The immediate motivation for European cooperation in education after the Second World War was to guarantee Europe would never suffer again from hunger and war. The
Council of Europe since 1949 thus addressed human rights, education, democratic citizenship, intercultural dialogue and multilingualism. But as education is an issue falling under the sovereignty of national member states, general education experienced little attention and means at European level. Even today, article 165 of the
Treaty on the Functioning of the European Union (TFEU) only grants the European Union (EU) a complementary competence allowing the EU to gather and exchange information and share good policy practices in the framework of the so-called
Open Method of Coordination (OMC).
Developments in school education
European facts and figures in education reveal dramatic problems in many member states ranging from an overall decrease of literacy and numeracy rates, high early school leaving - particularly amongst immigrant minorities - to a return of nationalism and consequent drop of acceptance against any kind of minorities and social conflicts occurring in many European suburbs and along our continental borders. The original themes from after the war thus re-landed prominently on the top of the European agenda by the beginning of the 21st century. But it was only after the
European Council met in Hampton Court and for the first time in history adopted conclusions on general education at a high level (2005) that the European Commission (EC) came forward with
proposals for further cooperation in the fields of pre-school, primary and secondary education (2008). These include teacher training, school leadership, language education, science and technology education, active citizenship and social cohesion and pre-school education. Making sure that pupils are equipped with 21st century’s skills, among others digital skills, is today high on the European agenda.
Developments in Vocational Education and Training (VET)
It was actually Vocational Education and Training (VET) that had gained a prominent place already in the
Treaty of Rome (1957) since it had to educate and train Europe’s qualified workforce to boost the economy. To put it even stronger, European cooperation in VET was not only always in the centre of active European employment and broader economic policies, but also much more backed in legislative and institutional terms with an Advisory Council for VET (ACVET) (1963), ten directives on the development of a common VET-policy (1963), the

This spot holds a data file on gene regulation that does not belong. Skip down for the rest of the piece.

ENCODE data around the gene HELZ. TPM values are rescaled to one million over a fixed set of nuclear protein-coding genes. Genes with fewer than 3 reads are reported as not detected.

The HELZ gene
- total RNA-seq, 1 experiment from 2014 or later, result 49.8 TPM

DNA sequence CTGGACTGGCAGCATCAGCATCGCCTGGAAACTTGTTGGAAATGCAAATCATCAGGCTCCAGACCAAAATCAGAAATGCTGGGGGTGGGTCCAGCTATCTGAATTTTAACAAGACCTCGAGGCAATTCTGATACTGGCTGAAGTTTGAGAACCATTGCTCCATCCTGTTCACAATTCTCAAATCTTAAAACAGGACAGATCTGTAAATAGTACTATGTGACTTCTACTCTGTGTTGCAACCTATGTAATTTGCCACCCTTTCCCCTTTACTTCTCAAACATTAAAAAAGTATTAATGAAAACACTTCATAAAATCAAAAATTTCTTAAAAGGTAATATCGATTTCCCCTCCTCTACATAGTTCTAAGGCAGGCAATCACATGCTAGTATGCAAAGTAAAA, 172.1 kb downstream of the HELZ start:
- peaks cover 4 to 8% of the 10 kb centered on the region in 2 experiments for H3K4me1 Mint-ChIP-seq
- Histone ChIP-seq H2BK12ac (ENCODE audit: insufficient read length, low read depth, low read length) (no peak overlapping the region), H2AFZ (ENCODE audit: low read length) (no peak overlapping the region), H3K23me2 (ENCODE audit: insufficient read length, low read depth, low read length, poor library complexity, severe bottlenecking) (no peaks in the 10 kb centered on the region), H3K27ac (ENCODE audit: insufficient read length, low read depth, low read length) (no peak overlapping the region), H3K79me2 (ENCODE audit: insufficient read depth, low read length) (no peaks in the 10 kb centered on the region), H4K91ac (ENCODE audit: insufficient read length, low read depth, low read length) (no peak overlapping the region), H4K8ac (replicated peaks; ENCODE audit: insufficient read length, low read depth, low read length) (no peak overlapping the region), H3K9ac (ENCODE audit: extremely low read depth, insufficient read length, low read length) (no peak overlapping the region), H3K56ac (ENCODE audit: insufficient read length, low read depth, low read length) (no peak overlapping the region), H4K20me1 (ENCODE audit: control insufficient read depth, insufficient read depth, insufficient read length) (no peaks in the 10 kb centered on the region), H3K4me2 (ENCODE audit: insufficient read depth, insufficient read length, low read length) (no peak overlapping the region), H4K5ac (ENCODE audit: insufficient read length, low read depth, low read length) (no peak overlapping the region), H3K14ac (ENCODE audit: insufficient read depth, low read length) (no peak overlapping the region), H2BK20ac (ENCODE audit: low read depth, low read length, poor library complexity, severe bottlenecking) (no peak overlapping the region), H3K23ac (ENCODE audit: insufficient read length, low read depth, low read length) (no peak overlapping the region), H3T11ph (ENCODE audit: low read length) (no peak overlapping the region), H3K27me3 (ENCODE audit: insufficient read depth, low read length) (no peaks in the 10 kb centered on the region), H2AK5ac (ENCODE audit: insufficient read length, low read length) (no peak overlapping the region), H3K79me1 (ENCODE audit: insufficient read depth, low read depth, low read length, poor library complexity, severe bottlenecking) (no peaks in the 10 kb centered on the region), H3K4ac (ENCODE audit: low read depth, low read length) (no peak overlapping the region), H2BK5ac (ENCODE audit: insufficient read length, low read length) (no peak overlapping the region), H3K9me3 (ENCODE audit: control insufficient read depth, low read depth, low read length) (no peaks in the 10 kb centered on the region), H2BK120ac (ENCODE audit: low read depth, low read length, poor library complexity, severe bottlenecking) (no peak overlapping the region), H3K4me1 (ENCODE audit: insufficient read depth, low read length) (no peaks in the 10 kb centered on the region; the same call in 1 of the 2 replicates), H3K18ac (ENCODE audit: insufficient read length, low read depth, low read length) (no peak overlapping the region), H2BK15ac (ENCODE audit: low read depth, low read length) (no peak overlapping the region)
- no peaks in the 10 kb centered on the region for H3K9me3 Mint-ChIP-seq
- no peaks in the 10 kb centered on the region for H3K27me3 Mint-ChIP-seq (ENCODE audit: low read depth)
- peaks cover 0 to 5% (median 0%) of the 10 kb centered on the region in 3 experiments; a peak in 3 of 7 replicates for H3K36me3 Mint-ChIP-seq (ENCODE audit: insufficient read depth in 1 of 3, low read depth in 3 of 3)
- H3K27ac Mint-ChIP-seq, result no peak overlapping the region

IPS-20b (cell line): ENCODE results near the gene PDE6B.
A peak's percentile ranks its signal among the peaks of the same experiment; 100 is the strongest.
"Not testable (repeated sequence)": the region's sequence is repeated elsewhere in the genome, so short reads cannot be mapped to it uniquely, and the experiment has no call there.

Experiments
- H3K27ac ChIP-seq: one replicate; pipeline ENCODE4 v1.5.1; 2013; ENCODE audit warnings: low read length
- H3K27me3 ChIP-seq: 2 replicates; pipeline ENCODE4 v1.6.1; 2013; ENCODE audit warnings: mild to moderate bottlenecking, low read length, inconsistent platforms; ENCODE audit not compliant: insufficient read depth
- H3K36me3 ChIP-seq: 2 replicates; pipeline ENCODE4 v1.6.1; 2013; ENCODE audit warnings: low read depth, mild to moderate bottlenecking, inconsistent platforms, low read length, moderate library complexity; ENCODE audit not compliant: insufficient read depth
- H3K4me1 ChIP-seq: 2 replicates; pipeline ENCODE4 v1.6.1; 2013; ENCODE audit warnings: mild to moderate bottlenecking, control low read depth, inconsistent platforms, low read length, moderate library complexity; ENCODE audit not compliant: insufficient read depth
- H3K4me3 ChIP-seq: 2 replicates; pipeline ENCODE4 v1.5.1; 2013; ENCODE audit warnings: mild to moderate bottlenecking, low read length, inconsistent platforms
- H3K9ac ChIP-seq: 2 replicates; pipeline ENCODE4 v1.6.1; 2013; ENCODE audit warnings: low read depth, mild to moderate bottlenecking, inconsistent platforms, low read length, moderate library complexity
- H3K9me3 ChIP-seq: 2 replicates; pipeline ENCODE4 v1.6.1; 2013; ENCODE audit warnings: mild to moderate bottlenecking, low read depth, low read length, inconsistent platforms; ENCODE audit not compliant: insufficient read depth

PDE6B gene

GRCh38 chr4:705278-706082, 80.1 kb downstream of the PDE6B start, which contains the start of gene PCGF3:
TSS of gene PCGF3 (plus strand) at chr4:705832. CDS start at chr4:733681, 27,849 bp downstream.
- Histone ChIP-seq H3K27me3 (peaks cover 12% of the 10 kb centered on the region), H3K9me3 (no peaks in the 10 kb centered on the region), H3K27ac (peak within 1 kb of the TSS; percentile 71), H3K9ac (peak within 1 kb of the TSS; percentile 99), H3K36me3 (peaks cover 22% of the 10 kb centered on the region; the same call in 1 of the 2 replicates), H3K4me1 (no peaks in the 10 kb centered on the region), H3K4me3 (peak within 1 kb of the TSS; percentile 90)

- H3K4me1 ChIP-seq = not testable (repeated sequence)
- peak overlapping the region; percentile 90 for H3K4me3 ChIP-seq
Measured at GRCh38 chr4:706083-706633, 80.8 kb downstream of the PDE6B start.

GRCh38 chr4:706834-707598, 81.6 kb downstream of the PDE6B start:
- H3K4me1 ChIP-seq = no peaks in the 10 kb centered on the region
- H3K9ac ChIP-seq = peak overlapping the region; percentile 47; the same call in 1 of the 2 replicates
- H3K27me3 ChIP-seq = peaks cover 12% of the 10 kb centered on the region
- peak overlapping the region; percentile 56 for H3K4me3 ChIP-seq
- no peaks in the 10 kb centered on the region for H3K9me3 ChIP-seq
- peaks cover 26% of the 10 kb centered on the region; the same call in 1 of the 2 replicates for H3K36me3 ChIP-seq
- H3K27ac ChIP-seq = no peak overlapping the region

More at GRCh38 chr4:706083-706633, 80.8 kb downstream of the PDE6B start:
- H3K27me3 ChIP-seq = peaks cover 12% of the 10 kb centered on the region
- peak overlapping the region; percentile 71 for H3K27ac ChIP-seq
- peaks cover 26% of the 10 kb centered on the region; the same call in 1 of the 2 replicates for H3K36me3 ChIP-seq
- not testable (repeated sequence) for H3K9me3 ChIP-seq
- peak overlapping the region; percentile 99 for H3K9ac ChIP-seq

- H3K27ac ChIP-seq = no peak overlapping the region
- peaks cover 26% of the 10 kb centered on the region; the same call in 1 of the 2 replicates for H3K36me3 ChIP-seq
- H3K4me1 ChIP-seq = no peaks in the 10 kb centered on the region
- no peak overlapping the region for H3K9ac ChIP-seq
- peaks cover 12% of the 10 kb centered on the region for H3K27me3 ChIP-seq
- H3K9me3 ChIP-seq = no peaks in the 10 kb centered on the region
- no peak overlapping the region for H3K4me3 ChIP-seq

European Centre for the Development of Vocational Training (CEDEFOP) in Thessaloniki (1975), directives on
professional qualifications (1988) and the
European Training Foundation (ETF) in Torino (1990). Today, article 166 of the TFEU grants the EU an active VET-policy and it actively implements initiatives and instruments in European VET via the so-called
Copenhagen Process (since 2003). These initiatives and instruments concern issues like quality assurance, recognition of qualifications and more mobility in VET. Since 2010, the benefits of dual VET systems in equipping students with relevant skills for the labour market has been widely recognised by the EC and in general throughout Europe, leading to a series of debates and European initiatives around apprenticeships.
Developments in higher education and start of European programmes
The ruling of the European Court of Justice in the
case Gravier (1985), the decreasing position of Europe as a consequence of the globalisation and the awakening desire for freedom and democracy in Eastern Europe started to dismantle the national reputational discourse also in European higher education during the 1980s. Transnational learning and teaching mobility was and is seen as the major means providing the competences for European workers needed on the international labour market. The EU launched the Erasmus Programme for Higher Education (1987), followed by the Leonardo da Vinci Programme for VET and the Comenius Programme for Primary and Secondary Education (1995) and Grundtvig for Adult Education (2000). General education for the first time entered the European treaties in the
Treaty of Maastricht (1993) also leading towards the establishment of the
Directorate-General for Education and Culture (EAC) within the EC in 1994. The panic concerning the position of European higher education in the world and the mistrust
vis-à-vis the EC amongst national ministers of higher education led to the launch of the inter-ministerial Bologna-process (1999) directed towards realising a